I am not a monetarist, so I don’t believe the control of broad monetary aggregates has anything like the impact that some claim for it. I do believe interest rate policy is important, and it’s a shame we can’t have an effective one.

  4. The politicians at the state level have to deal with it. Similarly, the ECB worries about the eurozone as a whole.

    The problem with that statement is that the politicans at the state level may analyze the situation and come to the conclusion that they’d be better off with their own currency.
    If I understand the economics involved correctly, there’s a level of differences in desirable interest rates at which changing money in international transactions is cheaper than having a bad interest rate.

  5. “at which changing money in international transactions is cheaper than having a bad interest rate.”

    Absolutely, that’s the only really important trade-off. Remember the recent accession countries are managing to attract significant investment, and they aren’t in (yet).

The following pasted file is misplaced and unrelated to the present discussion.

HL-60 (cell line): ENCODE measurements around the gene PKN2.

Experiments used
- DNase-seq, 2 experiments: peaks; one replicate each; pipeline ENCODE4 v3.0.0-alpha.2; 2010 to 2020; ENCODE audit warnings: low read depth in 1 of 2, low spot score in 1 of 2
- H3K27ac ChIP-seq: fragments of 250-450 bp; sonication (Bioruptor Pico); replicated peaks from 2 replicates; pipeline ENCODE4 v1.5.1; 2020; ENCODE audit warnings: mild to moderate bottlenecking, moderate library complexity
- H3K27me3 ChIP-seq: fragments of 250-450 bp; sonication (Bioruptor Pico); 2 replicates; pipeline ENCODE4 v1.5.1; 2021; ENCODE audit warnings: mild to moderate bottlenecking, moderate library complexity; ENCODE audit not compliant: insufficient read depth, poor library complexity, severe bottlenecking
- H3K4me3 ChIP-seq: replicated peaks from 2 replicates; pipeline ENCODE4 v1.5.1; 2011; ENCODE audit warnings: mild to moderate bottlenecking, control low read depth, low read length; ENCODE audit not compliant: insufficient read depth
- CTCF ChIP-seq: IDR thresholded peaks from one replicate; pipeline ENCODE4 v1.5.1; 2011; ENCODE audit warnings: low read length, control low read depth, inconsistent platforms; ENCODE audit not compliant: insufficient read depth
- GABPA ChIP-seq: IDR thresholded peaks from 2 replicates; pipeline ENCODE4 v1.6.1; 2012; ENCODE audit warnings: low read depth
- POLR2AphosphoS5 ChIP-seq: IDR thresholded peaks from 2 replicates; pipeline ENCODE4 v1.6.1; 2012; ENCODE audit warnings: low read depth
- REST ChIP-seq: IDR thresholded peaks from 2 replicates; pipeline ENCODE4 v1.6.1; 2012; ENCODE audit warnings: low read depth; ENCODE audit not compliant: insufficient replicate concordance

Also of course there’s an ongoing cost. Imagine that in year ‘one’ the slightly inappropriate interest rate moves a national economy (in an idealised theoretical sense) off it’s ‘optimum’ growth path.

    Then in year ‘two’, another inappropriate rate may be applied to an economy which is already performing ‘inefficiently’ etc. Then of course in year ‘x’ you may have something of a big problem, and with no inbuilt correction mechanism I can see.

  6. Incidentally Doug I’m trying to get away from the whole US/EU way of looking at things, but if you insist………

    Feldstein does have some important arguments in the arsenal: